FACTOID # 24: Looking for table makers? Head to Mississippi, with an overwhlemingly large number of employees in furniture manufacturing.
 
 Home   Encyclopedia   Statistics   States A-Z   Flags   Maps   FAQ   About 
   
 
WHAT'S NEW
 

SEARCH ALL

FACTS & STATISTICS    Advanced view

Search encyclopedia, statistics and forums:

 

 

(* = Graphable)

 

 


Encyclopedia > Milceni

The Milceni or Milzeni (Czech: Milčané; German: Milzener; Polish: Milczanie) were a West Slavic tribe in Upper Lusatia. They were first mentioned in the middle of the 9th century by the Bavarian Geographer, who wrote of 30 civitates which possibly had fortifications. They were gradually conquered by Germans during the 10th century. Modern descendents of the Milceni are the Sorbs of the Free State of Saxony, Germany.[1] The West Slavs are Slavic peoples speaking West Slavic languages. ... http://www. ... Lusatia (German Lausitz, Upper Sorbian Łužica, Lower Sorbian Łužyca, Polish Łużyce, Czech Lužice) is a historical region between the Bóbr and Kwisa rivers and the Elbe river in the eastern German states of Saxony and Brandenburg, south-western Poland (Lower Silesian Voivodeship) and the northern... The Bavarian Geographer is anonymous medieval document prepared in ca. ... In the history of the Roman empire, civitas (pl. ... The Sorbs are a Slavic minority indigenous to the region known as Lusatia in the German states of Saxony and Brandenburg (in former GDR territory). ... The Free State of Saxony (German: Freistaat Sachsen; Sorbian: Swobodny Stat Sakska) has a land area of 18,413 km² and a population of 4. ...


The Milceni travelled to Upper Lusatia in the 7th century during the Migration Period.[2] The exact borders of their settlement area are disputed. It is generally accepted that their fielded land had fruitful loess soil and had dimensions of approximately 50 km from east to west and 20 km from north to south. The northern border was in swampy and partially unfertile terrain, while the southern border formed part of the Lausitzer Bergland. The hills of Burkau near Kamenz formed a natural boundary for the Milceni in the west, while their territory bordered that of the Besunzane in the east. The boundaries of the tribe have also been given as the Pulsnitz River in the west and the Kwisa River in the east.[3] Human migration denotes any movement of groups of people from one locality to another, rather than of individual wanderers. ... This article or section does not cite its references or sources. ... The Lausitzer Bergland ist a mountanous region between Dresden the capital of Saxony and the german-polish border. ... Kamenz (Sorbian Kamjenc) is a Lusatian town in eastern Saxony, Germany, with a population of 18,243, and is the capital of the Kamenz district. ...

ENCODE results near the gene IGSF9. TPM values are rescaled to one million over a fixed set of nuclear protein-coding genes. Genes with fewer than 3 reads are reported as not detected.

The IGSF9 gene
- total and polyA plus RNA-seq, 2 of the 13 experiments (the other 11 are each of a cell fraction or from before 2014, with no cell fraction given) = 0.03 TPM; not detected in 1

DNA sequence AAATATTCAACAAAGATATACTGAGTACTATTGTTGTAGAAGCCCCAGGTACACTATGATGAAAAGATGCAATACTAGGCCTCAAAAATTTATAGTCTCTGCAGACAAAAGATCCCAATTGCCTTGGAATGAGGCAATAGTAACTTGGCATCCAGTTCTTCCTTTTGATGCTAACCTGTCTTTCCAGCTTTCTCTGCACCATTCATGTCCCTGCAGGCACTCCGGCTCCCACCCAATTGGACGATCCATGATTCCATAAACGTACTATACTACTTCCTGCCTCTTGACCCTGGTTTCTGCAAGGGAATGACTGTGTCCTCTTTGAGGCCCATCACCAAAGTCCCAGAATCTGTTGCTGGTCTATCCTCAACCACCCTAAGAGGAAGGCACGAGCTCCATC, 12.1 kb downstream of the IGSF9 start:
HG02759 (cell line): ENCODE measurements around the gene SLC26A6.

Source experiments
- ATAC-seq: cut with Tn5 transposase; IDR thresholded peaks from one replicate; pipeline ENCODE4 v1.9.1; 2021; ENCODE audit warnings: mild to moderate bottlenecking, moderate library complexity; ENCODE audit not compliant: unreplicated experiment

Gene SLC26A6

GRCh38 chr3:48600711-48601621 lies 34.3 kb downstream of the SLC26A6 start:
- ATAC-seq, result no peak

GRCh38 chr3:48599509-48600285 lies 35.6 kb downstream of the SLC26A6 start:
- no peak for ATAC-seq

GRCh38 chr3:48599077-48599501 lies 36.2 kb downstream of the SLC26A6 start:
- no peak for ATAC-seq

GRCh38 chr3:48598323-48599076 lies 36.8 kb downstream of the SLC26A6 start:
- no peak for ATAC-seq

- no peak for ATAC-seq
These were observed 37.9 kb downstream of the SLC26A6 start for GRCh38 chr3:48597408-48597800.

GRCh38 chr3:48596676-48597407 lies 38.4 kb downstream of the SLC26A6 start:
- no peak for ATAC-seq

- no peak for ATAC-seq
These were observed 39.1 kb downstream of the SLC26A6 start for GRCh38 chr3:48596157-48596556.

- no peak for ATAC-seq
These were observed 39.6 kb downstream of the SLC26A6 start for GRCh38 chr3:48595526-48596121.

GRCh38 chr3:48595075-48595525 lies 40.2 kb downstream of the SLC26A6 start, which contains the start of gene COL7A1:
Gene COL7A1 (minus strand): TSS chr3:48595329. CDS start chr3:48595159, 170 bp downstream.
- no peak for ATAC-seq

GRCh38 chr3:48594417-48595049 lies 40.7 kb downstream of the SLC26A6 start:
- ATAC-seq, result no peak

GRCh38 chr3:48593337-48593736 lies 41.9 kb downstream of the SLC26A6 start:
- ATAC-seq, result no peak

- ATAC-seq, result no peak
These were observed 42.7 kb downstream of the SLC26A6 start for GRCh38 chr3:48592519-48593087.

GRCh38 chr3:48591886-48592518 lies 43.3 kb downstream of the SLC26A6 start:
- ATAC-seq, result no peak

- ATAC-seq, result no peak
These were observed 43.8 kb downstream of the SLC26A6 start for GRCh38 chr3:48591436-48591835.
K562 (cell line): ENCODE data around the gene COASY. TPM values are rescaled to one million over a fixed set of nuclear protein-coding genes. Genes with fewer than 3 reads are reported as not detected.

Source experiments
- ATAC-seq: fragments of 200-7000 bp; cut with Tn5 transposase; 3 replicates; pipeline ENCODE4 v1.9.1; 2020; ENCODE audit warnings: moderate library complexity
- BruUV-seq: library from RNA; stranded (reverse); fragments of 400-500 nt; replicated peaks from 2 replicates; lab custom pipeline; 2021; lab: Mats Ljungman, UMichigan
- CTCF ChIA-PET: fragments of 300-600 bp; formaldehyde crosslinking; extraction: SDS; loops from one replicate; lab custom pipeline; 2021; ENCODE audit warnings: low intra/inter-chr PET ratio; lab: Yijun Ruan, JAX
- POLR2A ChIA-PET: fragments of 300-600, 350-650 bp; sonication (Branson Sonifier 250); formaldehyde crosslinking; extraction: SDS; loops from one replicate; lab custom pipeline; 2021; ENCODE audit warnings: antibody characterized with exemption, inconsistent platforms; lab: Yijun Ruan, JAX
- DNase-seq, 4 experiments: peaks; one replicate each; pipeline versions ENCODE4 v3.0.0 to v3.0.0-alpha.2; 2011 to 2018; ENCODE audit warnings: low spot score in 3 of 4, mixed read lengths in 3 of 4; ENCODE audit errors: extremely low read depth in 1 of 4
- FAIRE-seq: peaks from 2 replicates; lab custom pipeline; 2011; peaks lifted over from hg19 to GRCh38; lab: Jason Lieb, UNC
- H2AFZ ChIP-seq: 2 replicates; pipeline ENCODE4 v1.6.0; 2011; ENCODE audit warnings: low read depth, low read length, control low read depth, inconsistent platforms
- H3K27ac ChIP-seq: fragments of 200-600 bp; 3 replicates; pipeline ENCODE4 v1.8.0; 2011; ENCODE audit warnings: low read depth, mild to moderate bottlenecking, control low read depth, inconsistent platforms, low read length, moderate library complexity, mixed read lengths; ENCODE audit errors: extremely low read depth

The Ortenburg castle of Bautzen is built around fortifications originally constructed by the Milceni. Charles the Younger, son of Charlemagne, defeated the Milceni and burnt their fortress in 806.[4] Henry the Fowler, King of the Germans, defeated the Slavic tribe in 932 and demanded conversion to Christianity, although this was only partially succesful. Emperor Otto I defeated the Lusatians in 963 and placed them under the rule of Margrave Gero, who suppressed the Slavs. The Milceni were finally subjugated by Margrave Ekkehard I of Meissen ca. 990 and had their territory incorporated into the Holy Roman Empire.[4] After their conquest, the Milceni were gradually Germanized or merged with the Lusatians of Lower Lusatia into the Sorbian ethnic group. Bautzen (pronounced , listen, until 1868: Budissin; Upper Sorbian: BudyÅ¡in; Lower Sorbian: BudyÅ¡yn; , listen; Polish: Budziszyn; Czech: Budyšín) is a city in eastern Saxony, Germany, and capital of the eponymous district. ... This article or section does not cite its references or sources. ... Heinrich I depicted as The Bamberg Knight Henry I, the Fowler (German: Heinrich der Finkler or Heinrich der Vogler) (876 - July 2, 936), was Duke of Saxony from 912 and king of the Germans from 919 until his death in 936. ... Christianity is a monotheistic[1] religion centered on Jesus of Nazareth, and on his life and teachings as presented in the New Testament. ... Emperor Otto I Otto I the Great (November 23, 912 - May 7, 973), son of Henry I the Fowler, king of the Germans, and Matilda of Ringelheim, was Duke of Saxony, King of the Germans and arguably the first Holy Roman Emperor. ... Margrave Gero (born circa 900, died 965) was Margrave of the Ostmark. ... Old town of Meißen. ... The Holy Roman Empire and from the 16th century on also The Holy Roman Empire of the German Nation was a political conglomeration of lands in Central Europe in the Middle Ages and the early modern period. ... The Sorbs are a Slavic minority indigenous to the region known as Lusatia in the German states of Saxony and Brandenburg (in former GDR territory). ...